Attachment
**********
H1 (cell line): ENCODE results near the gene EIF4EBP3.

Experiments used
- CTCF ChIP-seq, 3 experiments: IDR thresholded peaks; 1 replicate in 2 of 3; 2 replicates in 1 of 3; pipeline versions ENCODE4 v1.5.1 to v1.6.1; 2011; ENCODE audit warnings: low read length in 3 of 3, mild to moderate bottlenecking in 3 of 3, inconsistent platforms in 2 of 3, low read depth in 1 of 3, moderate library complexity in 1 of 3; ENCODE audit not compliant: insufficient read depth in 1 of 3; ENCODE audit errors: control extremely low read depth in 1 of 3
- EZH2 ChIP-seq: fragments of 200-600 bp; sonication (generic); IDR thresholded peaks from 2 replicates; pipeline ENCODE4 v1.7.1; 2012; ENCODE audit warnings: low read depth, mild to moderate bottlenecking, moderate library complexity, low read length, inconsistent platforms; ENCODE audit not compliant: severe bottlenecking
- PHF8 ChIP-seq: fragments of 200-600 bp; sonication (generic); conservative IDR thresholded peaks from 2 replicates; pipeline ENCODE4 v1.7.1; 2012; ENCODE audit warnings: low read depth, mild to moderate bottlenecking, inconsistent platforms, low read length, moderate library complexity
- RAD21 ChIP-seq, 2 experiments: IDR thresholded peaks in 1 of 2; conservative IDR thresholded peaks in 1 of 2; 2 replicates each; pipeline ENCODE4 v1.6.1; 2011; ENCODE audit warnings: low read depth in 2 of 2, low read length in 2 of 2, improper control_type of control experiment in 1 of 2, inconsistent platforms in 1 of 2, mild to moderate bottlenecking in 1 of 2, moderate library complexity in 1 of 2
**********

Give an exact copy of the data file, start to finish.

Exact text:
H1 (cell line): ENCODE results near the gene EIF4EBP3.

Experiments used
- CTCF ChIP-seq, 3 experiments: IDR thresholded peaks; 1 replicate in 2 of 3; 2 replicates in 1 of 3; pipeline versions ENCODE4 v1.5.1 to v1.6.1; 2011; ENCODE audit warnings: low read length in 3 of 3, mild to moderate bottlenecking in 3 of 3, inconsistent platforms in 2 of 3, low read depth in 1 of 3, moderate library complexity in 1 of 3; ENCODE audit not compliant: insufficient read depth in 1 of 3; ENCODE audit errors: control extremely low read depth in 1 of 3
- EZH2 ChIP-seq: fragments of 200-600 bp; sonication (generic); IDR thresholded peaks from 2 replicates; pipeline ENCODE4 v1.7.1; 2012; ENCODE audit warnings: low read depth, mild to moderate bottlenecking, moderate library complexity, low read length, inconsistent platforms; ENCODE audit not compliant: severe bottlenecking
- PHF8 ChIP-seq: fragments of 200-600 bp; sonication (generic); conservative IDR thresholded peaks from 2 replicates; pipeline ENCODE4 v1.7.1; 2012; ENCODE audit warnings: low read depth, mild to moderate bottlenecking, inconsistent platforms, low read length, moderate library complexity
- RAD21 ChIP-seq, 2 experiments: IDR thresholded peaks in 1 of 2; conservative IDR thresholded peaks in 1 of 2; 2 replicates each; pipeline ENCODE4 v1.6.1; 2011; ENCODE audit warnings: low read depth in 2 of 2, low read length in 2 of 2, improper control_type of control experiment in 1 of 2, inconsistent platforms in 1 of 2, mild to moderate bottlenecking in 1 of 2, moderate library complexity in 1 of 2